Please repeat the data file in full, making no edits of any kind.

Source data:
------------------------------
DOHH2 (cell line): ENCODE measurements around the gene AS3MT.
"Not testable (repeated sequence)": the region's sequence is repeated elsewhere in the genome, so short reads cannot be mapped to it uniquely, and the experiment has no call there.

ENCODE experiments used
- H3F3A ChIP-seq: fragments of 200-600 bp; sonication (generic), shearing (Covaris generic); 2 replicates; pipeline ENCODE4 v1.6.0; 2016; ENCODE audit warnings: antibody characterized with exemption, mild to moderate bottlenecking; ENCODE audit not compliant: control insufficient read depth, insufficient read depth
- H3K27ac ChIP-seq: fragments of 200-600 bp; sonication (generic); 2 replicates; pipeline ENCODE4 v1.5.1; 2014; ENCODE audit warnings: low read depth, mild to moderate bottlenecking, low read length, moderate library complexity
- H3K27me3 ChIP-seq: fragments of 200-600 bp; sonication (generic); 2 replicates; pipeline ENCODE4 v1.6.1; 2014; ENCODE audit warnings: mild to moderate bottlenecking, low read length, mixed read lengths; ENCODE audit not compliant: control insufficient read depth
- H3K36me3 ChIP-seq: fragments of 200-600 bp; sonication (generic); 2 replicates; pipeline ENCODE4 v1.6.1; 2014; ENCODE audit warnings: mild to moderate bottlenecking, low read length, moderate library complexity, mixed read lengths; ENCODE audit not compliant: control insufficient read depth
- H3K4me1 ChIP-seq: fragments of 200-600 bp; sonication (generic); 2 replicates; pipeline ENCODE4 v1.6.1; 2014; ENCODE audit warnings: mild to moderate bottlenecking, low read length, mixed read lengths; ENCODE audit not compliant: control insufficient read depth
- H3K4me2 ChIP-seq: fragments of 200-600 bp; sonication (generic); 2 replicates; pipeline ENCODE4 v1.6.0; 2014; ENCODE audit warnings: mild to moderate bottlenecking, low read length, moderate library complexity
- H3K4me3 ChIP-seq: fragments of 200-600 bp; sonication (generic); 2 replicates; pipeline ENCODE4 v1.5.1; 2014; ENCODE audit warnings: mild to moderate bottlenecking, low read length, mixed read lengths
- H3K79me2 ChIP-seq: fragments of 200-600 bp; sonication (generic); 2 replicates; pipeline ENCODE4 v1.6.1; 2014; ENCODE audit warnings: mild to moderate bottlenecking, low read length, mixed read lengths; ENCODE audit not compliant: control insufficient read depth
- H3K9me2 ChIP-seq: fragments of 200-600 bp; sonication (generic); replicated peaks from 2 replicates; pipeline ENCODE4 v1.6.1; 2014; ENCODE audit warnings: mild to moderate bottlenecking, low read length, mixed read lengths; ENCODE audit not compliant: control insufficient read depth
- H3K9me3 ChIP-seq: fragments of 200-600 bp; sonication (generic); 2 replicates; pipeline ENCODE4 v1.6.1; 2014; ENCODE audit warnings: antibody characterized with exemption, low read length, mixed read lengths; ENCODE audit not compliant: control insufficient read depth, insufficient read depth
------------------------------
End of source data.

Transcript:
DOHH2 (cell line): ENCODE measurements around the gene AS3MT.
"Not testable (repeated sequence)": the region's sequence is repeated elsewhere in the genome, so short reads cannot be mapped to it uniquely, and the experiment has no call there.

ENCODE experiments used
- H3F3A ChIP-seq: fragments of 200-600 bp; sonication (generic), shearing (Covaris generic); 2 replicates; pipeline ENCODE4 v1.6.0; 2016; ENCODE audit warnings: antibody characterized with exemption, mild to moderate bottlenecking; ENCODE audit not compliant: control insufficient read depth, insufficient read depth
- H3K27ac ChIP-seq: fragments of 200-600 bp; sonication (generic); 2 replicates; pipeline ENCODE4 v1.5.1; 2014; ENCODE audit warnings: low read depth, mild to moderate bottlenecking, low read length, moderate library complexity
- H3K27me3 ChIP-seq: fragments of 200-600 bp; sonication (generic); 2 replicates; pipeline ENCODE4 v1.6.1; 2014; ENCODE audit warnings: mild to moderate bottlenecking, low read length, mixed read lengths; ENCODE audit not compliant: control insufficient read depth
- H3K36me3 ChIP-seq: fragments of 200-600 bp; sonication (generic); 2 replicates; pipeline ENCODE4 v1.6.1; 2014; ENCODE audit warnings: mild to moderate bottlenecking, low read length, moderate library complexity, mixed read lengths; ENCODE audit not compliant: control insufficient read depth
- H3K4me1 ChIP-seq: fragments of 200-600 bp; sonication (generic); 2 replicates; pipeline ENCODE4 v1.6.1; 2014; ENCODE audit warnings: mild to moderate bottlenecking, low read length, mixed read lengths; ENCODE audit not compliant: control insufficient read depth
- H3K4me2 ChIP-seq: fragments of 200-600 bp; sonication (generic); 2 replicates; pipeline ENCODE4 v1.6.0; 2014; ENCODE audit warnings: mild to moderate bottlenecking, low read length, moderate library complexity
- H3K4me3 ChIP-seq: fragments of 200-600 bp; sonication (generic); 2 replicates; pipeline ENCODE4 v1.5.1; 2014; ENCODE audit warnings: mild to moderate bottlenecking, low read length, mixed read lengths
- H3K79me2 ChIP-seq: fragments of 200-600 bp; sonication (generic); 2 replicates; pipeline ENCODE4 v1.6.1; 2014; ENCODE audit warnings: mild to moderate bottlenecking, low read length, mixed read lengths; ENCODE audit not compliant: control insufficient read depth
- H3K9me2 ChIP-seq: fragments of 200-600 bp; sonication (generic); replicated peaks from 2 replicates; pipeline ENCODE4 v1.6.1; 2014; ENCODE audit warnings: mild to moderate bottlenecking, low read length, mixed read lengths; ENCODE audit not compliant: control insufficient read depth
- H3K9me3 ChIP-seq: fragments of 200-600 bp; sonication (generic); 2 replicates; pipeline ENCODE4 v1.6.1; 2014; ENCODE audit warnings: antibody characterized with exemption, low read length, mixed read lengths; ENCODE audit not compliant: control insufficient read depth, insufficient read depth